The exhibition Life? Or Theatre? by Charlotte Salomon at the Monastery of Pedralbes is destined for success.

Partly because we are always more attracted to biographies with lives full of action or tragedy, such as Caravaggio or Van Gogh, than the steady, quiet lives of Miró or Vermeer.

The stones which Virginia Woolf carried in her pockets to make sure she drowned properly when she committed suicide exude poetry. The drugs which do not cease to take away singers and musicians, seem to us the consequence of a lack of adaptation to a hostile society by sensitive and highly creative spirits.

Meanwhile, to the tune Ja, die Liebe hat bunte Flügel [Yes, love has brightly colored wings], Charlotte is sitting on her bed. Charlotte Salomon: Collection Jewish Historical Museum, Amsterdam © Charlotte Salomon Foundation Charlotte Salomon.

Charlotte Salomon (1917-1943) is an artist marked by both family and collective tragedy. She was born into a Jewish family and it was her misfortune to experience and suffer the height of Nazi Germany. She was just 26 years old when she was deported and exterminated in Auschwitz. With her strong artistic vocation, Salomon came up against another of the difficulties of the time in developing as a professional artist: she was a woman. So, just as in other cases, Salomon’s work contains the legend of the female artist rediscovered long after her death.

The swastika – a symbol bright of hope -. The day for freedom and for bread now dawns. Charlotte Salomon: Collection Jewish Historical Museum, Amsterdam © Charlotte Salomon Foundation Charlotte Salomon.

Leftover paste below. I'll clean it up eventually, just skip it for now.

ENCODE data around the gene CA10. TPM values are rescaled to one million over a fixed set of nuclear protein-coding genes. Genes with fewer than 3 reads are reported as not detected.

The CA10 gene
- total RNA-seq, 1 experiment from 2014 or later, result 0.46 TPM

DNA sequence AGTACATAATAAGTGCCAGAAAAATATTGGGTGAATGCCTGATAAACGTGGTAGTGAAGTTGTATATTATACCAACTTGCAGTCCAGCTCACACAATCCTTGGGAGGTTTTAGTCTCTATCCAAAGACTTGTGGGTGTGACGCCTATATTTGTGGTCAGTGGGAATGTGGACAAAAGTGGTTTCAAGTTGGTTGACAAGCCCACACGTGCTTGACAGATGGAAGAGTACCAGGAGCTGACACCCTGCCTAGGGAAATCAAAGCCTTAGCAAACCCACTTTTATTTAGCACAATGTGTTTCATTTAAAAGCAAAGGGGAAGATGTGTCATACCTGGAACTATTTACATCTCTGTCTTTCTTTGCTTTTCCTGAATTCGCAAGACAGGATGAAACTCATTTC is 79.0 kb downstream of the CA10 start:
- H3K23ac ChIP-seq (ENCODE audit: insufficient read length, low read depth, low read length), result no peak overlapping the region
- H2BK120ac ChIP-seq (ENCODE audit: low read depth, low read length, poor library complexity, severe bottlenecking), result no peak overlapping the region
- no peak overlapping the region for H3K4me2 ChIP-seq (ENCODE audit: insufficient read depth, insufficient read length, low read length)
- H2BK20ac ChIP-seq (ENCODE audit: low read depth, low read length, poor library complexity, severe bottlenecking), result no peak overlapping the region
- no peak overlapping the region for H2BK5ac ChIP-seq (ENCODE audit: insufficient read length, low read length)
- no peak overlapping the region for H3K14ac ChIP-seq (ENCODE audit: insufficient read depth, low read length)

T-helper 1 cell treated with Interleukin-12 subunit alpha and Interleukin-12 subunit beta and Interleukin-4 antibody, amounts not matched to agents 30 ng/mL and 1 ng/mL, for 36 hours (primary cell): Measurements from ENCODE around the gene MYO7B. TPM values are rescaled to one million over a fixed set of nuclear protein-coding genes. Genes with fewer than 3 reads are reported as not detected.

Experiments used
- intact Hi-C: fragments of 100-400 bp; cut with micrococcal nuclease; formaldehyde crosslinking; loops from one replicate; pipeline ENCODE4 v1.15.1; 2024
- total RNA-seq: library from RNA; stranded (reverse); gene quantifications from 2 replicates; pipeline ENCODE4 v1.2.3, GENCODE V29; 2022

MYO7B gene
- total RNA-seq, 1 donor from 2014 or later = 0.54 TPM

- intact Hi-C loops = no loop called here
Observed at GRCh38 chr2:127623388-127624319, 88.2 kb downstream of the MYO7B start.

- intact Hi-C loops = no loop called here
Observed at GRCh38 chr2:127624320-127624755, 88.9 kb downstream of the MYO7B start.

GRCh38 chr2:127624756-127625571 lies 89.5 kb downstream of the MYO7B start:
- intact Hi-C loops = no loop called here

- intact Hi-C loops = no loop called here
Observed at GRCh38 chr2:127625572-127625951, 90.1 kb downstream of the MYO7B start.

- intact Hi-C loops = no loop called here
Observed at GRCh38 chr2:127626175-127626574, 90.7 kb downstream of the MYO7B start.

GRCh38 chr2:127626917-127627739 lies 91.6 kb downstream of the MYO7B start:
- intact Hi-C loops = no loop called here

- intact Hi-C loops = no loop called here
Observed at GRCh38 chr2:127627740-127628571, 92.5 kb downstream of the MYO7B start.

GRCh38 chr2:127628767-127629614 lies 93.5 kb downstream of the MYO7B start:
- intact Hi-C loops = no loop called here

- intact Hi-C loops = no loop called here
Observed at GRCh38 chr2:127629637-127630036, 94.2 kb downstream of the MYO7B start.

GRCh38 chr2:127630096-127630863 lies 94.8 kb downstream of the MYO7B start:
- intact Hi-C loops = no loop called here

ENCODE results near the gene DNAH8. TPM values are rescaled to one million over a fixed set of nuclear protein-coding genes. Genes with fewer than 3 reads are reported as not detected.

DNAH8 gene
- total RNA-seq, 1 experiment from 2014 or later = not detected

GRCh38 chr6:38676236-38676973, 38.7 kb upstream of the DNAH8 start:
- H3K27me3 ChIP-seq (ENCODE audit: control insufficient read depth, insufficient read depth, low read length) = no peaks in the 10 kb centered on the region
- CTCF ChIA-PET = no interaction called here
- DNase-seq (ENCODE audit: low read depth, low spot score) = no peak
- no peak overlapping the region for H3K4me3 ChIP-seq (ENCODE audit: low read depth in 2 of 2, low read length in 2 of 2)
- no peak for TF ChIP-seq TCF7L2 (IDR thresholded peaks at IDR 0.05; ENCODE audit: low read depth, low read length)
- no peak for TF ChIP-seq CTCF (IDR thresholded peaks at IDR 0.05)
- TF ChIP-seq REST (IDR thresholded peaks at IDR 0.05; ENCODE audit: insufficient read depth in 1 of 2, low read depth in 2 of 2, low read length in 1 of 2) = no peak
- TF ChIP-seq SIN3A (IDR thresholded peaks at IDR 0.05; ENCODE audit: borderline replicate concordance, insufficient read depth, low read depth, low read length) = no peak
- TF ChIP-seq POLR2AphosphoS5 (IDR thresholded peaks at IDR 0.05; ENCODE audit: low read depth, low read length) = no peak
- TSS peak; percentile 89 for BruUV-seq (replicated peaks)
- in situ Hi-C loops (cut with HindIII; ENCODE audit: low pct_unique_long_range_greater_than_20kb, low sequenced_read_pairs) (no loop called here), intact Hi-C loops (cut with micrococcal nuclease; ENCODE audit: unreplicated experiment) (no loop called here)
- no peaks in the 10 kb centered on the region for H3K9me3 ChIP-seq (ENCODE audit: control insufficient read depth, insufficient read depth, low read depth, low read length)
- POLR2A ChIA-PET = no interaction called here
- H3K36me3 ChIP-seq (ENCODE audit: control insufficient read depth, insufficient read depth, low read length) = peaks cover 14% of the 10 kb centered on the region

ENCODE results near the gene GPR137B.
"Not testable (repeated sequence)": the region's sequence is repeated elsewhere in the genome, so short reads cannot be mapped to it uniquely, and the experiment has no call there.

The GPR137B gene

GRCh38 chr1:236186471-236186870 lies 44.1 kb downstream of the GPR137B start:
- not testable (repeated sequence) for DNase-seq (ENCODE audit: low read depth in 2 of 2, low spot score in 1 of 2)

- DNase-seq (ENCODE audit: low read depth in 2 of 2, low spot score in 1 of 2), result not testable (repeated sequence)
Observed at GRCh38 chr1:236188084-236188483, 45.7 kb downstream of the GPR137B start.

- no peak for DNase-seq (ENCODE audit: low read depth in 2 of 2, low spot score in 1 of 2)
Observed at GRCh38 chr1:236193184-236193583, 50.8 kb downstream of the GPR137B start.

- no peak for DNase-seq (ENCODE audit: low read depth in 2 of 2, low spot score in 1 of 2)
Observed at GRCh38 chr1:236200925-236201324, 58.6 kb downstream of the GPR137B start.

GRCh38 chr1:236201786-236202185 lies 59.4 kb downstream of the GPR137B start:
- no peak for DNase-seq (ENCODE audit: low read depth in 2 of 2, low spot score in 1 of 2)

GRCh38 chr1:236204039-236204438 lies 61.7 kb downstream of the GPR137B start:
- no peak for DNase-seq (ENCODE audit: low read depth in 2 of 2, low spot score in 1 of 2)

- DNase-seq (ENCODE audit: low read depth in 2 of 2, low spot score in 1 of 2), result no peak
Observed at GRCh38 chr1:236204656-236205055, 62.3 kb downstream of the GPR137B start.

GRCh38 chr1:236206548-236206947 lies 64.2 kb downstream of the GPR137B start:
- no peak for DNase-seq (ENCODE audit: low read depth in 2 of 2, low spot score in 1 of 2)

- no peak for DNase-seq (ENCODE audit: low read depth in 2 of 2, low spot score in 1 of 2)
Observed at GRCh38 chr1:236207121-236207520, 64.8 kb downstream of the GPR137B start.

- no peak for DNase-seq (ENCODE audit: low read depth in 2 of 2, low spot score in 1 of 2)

Life? or Theatre? Is a collection of almost 800 gouaches which Salomon painted from 1941 to 1942, obsessively, with the aim of achieving catharsis or therapy. But this is not just a series of paintings. It is her entire work, with a narrative-autobiographical thread which she conceived to exorcise her family demons after she had discovered that many members of her family – especially the women, such as her mother, her aunt and her grandmother – had committed suicide. And all the time the figure of the grandfather in the shadows like one of Murnau’s monsters. I won’t go on otherwise I will give away spoilers to this narrative work.

Gouaches that often look like storyboards or comic strips

Of all the works, the curator of the exhibition, Ricard Bru, has selected 237 pieces from the Jewish Historical Museum in Amsterdam. The entire exhibition could well be a contemporary graphic novel, a theatre piece and even a musical given that the artist thought up a soundtrack for the gouaches, which often looks like storyboards or comic strips. They are accompanied by texts which can be found in small booklets at the entrance to the exhibition. In fact, there is already an opera, a novel and a film in progress about the artist.

Charlotte Salomon: Collection Jewish Historical Museum, Amsterdam © Charlotte Salomon Foundation Charlotte Salomon.

But the most important thing is that in this exhibit we can see Salomon’s original gouaches, and even setting aside the powerful story they tell, we can appreciate her extraordinary talent as an artist. Using just three colours – yellow, blue and red – she creates a solid artistic work, coloured and impregnated with the aesthetics of German expressionism. As the narration progresses this becomes simplified towards a more gestural art which finally ends in strokes which only form words. It is a wonderful lesson in hope – despite the terrible ending – and of life, and a palpable demonstration of the curative nature of art.

The exhibition Life? Or Theatre? Charlotte Salomon. Berlin, 1917 – Auschwitz, 1943 can be seen at the Monastery of Pedralbes in Barcelona until 17 February 2019.